To see the complete series click here.

 

 


Observatoire photographique du paysage

Mar 31, 2017 - Vivien Ayroles

Sans doute est-ce toujours le même poème qui continue. Si parfois les thèmes s’estompent, c’est pour revenir un peu plus tard, affermis, à peu de choses près identiques. Cependant, ces répétitions, ces infimes variantes, ces coupures, ces retours en arrière, peuvent donner lieu à des modifications – bien qu’à peine sensibles – entraînant à la longue fort loin du point de départ.
Alain robbe-Grillet, La jalousie, Éditions de Minuit, 1958.

 

In 2017, the Observatoire photographique du paysage (Photographic Observatory of the Landscape) celebrates its 25th anniversary. Important evolutions have occurred and enabled us to reconsider this artistic tool for public policy. Dozens of initiatives have seen the light of day and reproduce the guiding lines defined by the Ministry of the Environment in 1992-1993.

 

In the 19th century photography benefited from the illusion about its objectivity and was assimilated to a scientific tool which permitted its use for photographic campaigns.

 

One of the first was the Mission héliographique, organized by the Commission des monuments historiques in 1851 aiming to gather “photographic drawings” of historical buildings. It is a documentary work but the director of this mission chose to commission artists photographers and not scientific experts (architect, geologist…). The idea was to photograph the monuments in order to preserve, restore and glorify them. This heritage approach was to influence the representation of landscape until the 1960s 1970s. Landscape was a set for remarkable sites, fit for contemplation, picturesque was beautiful. Other missions are now symbolic of this way of thinking like the American surveys in the West of the United States. The photographic production of these surveys only acquired an artistic status when Beaumont Newhall , Director of MoMA in New York, rediscovered them thanks to Ansel Adams.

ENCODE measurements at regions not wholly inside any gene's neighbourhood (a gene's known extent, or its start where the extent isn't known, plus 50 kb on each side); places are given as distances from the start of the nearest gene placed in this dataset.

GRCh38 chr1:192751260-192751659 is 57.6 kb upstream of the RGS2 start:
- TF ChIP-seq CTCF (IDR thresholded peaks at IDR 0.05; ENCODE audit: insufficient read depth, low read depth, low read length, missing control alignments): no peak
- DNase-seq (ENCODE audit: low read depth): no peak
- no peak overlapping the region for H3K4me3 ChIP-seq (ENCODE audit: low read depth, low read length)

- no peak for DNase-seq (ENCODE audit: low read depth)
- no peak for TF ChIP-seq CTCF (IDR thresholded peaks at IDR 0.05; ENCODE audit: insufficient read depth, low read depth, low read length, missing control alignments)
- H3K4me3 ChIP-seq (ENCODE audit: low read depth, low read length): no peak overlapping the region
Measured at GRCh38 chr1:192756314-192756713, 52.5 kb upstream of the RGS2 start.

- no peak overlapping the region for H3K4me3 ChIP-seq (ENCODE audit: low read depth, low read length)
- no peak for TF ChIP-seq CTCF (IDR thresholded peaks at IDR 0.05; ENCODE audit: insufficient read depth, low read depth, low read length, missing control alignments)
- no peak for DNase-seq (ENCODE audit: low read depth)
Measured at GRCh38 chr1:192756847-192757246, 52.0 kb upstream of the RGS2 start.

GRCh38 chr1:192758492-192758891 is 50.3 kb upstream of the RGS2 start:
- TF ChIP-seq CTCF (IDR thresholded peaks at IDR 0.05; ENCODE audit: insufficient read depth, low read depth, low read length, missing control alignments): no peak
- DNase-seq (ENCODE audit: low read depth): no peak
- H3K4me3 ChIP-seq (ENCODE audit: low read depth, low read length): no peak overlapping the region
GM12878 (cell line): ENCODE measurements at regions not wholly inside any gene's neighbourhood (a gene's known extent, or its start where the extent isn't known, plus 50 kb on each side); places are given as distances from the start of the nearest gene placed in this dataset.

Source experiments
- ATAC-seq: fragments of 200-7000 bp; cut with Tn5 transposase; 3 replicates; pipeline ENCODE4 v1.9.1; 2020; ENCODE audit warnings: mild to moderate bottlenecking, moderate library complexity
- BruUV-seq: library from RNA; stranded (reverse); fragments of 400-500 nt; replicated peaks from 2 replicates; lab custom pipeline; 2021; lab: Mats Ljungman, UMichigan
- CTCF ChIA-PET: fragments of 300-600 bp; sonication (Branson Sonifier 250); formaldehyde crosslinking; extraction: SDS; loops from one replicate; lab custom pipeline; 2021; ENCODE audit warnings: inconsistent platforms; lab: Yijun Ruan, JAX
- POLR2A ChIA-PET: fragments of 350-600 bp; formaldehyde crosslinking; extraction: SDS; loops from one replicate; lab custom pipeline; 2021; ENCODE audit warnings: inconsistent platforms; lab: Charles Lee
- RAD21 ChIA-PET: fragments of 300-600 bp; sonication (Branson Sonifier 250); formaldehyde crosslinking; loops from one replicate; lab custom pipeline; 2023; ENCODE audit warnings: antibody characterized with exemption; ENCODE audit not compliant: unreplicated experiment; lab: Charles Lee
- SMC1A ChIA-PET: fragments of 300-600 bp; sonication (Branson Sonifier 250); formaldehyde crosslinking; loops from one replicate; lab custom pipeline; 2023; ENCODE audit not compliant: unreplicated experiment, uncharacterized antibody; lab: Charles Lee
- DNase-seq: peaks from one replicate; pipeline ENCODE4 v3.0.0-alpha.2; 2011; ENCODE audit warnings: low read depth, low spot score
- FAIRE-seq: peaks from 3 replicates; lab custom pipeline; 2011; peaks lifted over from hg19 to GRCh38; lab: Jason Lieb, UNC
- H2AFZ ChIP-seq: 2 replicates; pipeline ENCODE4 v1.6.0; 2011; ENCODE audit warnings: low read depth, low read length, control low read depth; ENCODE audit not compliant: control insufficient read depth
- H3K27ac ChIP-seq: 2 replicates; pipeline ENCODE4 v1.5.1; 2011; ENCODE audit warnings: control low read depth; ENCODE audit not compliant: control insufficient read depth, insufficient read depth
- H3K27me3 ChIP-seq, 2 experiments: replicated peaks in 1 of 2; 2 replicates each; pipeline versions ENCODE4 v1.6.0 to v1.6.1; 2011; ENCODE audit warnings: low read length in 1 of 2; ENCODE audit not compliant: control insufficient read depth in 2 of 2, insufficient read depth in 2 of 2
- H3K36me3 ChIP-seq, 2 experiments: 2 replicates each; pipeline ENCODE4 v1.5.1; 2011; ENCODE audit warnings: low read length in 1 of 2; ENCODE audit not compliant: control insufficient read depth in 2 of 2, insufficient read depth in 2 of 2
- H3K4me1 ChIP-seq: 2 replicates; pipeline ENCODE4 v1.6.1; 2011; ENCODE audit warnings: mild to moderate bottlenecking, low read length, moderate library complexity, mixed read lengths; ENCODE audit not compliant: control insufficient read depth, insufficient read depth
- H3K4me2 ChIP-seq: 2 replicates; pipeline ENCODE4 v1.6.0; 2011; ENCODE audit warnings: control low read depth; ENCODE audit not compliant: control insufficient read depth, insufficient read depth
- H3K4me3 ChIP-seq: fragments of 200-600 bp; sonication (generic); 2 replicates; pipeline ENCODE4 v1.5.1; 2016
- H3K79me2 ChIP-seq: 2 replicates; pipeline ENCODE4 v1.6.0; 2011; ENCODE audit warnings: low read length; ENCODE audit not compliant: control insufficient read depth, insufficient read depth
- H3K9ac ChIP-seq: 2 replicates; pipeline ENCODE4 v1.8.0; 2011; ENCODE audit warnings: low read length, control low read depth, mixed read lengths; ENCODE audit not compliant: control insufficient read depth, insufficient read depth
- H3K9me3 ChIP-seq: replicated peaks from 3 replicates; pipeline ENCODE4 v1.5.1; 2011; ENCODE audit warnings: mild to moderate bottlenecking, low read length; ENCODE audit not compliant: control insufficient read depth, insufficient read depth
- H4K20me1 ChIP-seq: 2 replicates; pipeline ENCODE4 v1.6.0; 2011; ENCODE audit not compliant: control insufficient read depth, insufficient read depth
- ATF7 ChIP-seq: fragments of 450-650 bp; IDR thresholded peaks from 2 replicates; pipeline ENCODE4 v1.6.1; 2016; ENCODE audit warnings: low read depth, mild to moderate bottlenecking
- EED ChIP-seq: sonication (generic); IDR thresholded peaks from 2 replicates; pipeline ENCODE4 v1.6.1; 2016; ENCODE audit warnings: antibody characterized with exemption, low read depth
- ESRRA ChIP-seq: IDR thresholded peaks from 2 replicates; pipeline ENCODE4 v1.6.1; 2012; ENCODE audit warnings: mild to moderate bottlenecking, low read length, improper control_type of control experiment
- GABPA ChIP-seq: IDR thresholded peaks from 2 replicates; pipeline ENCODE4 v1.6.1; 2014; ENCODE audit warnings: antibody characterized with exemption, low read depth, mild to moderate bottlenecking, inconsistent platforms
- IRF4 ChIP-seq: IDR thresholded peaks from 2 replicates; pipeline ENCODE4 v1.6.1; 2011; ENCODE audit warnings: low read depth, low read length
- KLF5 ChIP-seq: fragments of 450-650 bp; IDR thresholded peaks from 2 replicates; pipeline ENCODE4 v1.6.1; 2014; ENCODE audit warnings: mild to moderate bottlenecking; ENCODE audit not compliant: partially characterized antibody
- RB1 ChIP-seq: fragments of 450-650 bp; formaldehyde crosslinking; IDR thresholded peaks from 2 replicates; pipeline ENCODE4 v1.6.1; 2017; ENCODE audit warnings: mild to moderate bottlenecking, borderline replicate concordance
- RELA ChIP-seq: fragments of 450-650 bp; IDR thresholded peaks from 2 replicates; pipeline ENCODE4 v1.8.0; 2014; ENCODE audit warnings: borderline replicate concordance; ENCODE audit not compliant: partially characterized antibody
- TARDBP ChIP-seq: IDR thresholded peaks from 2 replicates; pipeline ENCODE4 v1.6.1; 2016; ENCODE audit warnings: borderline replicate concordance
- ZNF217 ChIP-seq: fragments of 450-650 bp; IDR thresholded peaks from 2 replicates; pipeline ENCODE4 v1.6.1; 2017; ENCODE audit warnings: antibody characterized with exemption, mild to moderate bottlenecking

Photographic campaigns on landscape are answers to a very old goal, which was fulfilled by cartography and exploration, the domination of the territory by men.

 

The territory is a political construction, landscape is a sensitive construction. Landscape is the expression of someone’s viewpoint. The photographic observatory of the landscape acts on territories (delimited sites, circumscribed places) by the photographer’s way of seeing. By representation, landscape is given a meaning; it is a cultural and individual product.

 

The change of the traditional landscape after WWII (resulting from urbanization and mass production) and the new way of thinking about the landscape, carrying the environmentalist ideas, affected the arts. Land art with Smithson or Long, the works of Lewis Baltz and the other photographers in the New Topographics exhibition in 1975 responded to the new paradigm of human-altered landscape.

 

In 1984, in France, the Government through its planning agency started a new public commission to “represent the French landscape in the 1980’”. The Mission photographique de la DATAR is directly led by a developer that organises the territory and tries to control its modifications. From 1984 to 1989, 30 photographers took over 200 000 photos.

 

In 1992, after three years of reflexion, the Ministry of the Environment put in place a comity and asked 8 artists (Sophie Ristelhueber, Raymond Depardon, Dominique Auerbacher, Gérard Dufresne, Alain Ceccaroli, John Davies, Thibaut Cuisset and Gilbert Fastenaekens) to photograph in 8 different territories. Each territory constitute an Observatoire and they are gathered in the Observatoire photographique national du paysage (National Photographic Observatory of the Landscape). Today it includes 20 observatories which follow the governmental protocol. Circa a hundred local observatories exist and edict their own protocol, more or less similar to the official one.